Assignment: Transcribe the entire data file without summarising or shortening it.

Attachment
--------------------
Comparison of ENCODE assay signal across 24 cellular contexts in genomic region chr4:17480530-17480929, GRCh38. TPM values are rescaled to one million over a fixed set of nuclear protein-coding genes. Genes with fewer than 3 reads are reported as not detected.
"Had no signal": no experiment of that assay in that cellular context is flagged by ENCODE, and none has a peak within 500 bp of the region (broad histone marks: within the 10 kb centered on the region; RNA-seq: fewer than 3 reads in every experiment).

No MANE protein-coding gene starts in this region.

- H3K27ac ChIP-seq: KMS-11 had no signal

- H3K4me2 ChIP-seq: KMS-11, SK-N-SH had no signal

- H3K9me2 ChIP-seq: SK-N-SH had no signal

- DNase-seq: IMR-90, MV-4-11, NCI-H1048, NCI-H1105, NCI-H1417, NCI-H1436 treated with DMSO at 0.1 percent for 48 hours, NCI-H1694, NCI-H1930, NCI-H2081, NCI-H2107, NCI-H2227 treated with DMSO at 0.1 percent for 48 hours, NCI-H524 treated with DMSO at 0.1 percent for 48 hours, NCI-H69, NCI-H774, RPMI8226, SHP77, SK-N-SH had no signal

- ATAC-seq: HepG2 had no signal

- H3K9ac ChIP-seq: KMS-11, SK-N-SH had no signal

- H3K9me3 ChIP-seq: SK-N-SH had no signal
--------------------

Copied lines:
Comparison of ENCODE assay signal across 24 cellular contexts in genomic region chr4:17480530-17480929, GRCh38. TPM values are rescaled to one million over a fixed set of nuclear protein-coding genes. Genes with fewer than 3 reads are reported as not detected.
"Had no signal": no experiment of that assay in that cellular context is flagged by ENCODE, and none has a peak within 500 bp of the region (broad histone marks: within the 10 kb centered on the region; RNA-seq: fewer than 3 reads in every experiment).

No MANE protein-coding gene starts in this region.

- H3K27ac ChIP-seq: KMS-11 had no signal

- H3K4me2 ChIP-seq: KMS-11, SK-N-SH had no signal

- H3K9me2 ChIP-seq: SK-N-SH had no signal

- DNase-seq: IMR-90, MV-4-11, NCI-H1048, NCI-H1105, NCI-H1417, NCI-H1436 treated with DMSO at 0.1 percent for 48 hours, NCI-H1694, NCI-H1930, NCI-H2081, NCI-H2107, NCI-H2227 treated with DMSO at 0.1 percent for 48 hours, NCI-H524 treated with DMSO at 0.1 percent for 48 hours, NCI-H69, NCI-H774, RPMI8226, SHP77, SK-N-SH had no signal

- ATAC-seq: HepG2 had no signal

- H3K9ac ChIP-seq: KMS-11, SK-N-SH had no signal

- H3K9me3 ChIP-seq: SK-N-SH had no signal